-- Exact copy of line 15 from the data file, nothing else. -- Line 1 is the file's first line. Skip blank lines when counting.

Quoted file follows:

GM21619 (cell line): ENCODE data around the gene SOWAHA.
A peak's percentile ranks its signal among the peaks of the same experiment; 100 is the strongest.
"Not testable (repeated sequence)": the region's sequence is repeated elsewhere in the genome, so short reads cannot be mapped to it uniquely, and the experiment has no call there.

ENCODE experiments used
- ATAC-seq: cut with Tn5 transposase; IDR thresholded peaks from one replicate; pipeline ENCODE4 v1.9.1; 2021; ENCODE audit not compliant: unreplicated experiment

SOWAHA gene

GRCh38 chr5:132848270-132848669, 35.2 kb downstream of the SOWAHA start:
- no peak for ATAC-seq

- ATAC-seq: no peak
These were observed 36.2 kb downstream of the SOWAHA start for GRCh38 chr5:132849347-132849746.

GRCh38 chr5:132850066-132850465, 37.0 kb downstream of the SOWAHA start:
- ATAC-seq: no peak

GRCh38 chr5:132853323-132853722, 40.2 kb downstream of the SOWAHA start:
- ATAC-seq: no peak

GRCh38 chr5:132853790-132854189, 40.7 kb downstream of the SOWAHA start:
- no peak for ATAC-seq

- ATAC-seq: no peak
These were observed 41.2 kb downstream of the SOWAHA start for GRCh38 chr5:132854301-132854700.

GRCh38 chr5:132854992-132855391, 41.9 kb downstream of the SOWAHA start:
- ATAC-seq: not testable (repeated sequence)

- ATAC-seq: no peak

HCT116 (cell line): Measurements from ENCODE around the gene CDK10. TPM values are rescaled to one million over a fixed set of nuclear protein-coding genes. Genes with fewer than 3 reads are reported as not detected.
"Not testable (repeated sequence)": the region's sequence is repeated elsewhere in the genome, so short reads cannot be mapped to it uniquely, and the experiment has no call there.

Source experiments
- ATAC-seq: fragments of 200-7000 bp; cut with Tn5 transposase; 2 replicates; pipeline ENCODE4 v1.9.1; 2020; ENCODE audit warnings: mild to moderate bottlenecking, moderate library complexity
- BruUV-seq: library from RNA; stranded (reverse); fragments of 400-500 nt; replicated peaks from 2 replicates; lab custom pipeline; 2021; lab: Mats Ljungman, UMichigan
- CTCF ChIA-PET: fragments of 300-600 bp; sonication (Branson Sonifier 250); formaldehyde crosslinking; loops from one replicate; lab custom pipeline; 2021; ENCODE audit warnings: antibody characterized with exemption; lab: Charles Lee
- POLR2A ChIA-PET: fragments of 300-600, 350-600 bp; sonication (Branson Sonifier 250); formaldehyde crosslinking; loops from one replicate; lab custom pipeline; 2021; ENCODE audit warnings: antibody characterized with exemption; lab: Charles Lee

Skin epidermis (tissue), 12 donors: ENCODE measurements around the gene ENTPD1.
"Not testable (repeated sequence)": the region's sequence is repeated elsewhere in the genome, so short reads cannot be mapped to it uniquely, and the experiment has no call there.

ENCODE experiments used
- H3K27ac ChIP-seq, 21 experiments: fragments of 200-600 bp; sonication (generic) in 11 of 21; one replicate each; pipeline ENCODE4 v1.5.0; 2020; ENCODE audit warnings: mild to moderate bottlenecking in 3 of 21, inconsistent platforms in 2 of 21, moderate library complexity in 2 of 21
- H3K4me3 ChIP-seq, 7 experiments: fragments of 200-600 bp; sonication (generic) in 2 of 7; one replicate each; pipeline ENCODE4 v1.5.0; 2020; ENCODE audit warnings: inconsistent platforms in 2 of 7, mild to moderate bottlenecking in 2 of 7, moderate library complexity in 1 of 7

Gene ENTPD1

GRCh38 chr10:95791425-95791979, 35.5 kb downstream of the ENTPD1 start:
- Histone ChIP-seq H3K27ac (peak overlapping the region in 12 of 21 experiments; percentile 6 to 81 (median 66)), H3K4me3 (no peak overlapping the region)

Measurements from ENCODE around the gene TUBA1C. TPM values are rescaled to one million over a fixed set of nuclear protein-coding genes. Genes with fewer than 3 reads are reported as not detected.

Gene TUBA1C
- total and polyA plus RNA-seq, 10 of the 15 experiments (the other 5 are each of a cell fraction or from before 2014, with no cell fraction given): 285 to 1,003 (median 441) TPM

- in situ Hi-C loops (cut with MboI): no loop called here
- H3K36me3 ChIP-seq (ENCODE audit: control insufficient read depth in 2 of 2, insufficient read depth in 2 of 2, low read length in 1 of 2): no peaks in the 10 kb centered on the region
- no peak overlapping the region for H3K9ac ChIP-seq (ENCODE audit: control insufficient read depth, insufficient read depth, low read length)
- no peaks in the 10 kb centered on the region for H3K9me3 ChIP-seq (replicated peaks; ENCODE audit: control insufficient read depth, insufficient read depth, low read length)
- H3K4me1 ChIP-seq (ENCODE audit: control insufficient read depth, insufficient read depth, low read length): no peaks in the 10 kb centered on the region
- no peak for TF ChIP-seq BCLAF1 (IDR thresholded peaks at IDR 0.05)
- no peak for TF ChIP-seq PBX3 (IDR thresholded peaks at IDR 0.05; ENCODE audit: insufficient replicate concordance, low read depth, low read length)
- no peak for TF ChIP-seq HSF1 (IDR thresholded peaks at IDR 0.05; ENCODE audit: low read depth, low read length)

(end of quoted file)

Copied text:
GRCh38 chr5:132853790-132854189, 40.7 kb downstream of the SOWAHA start: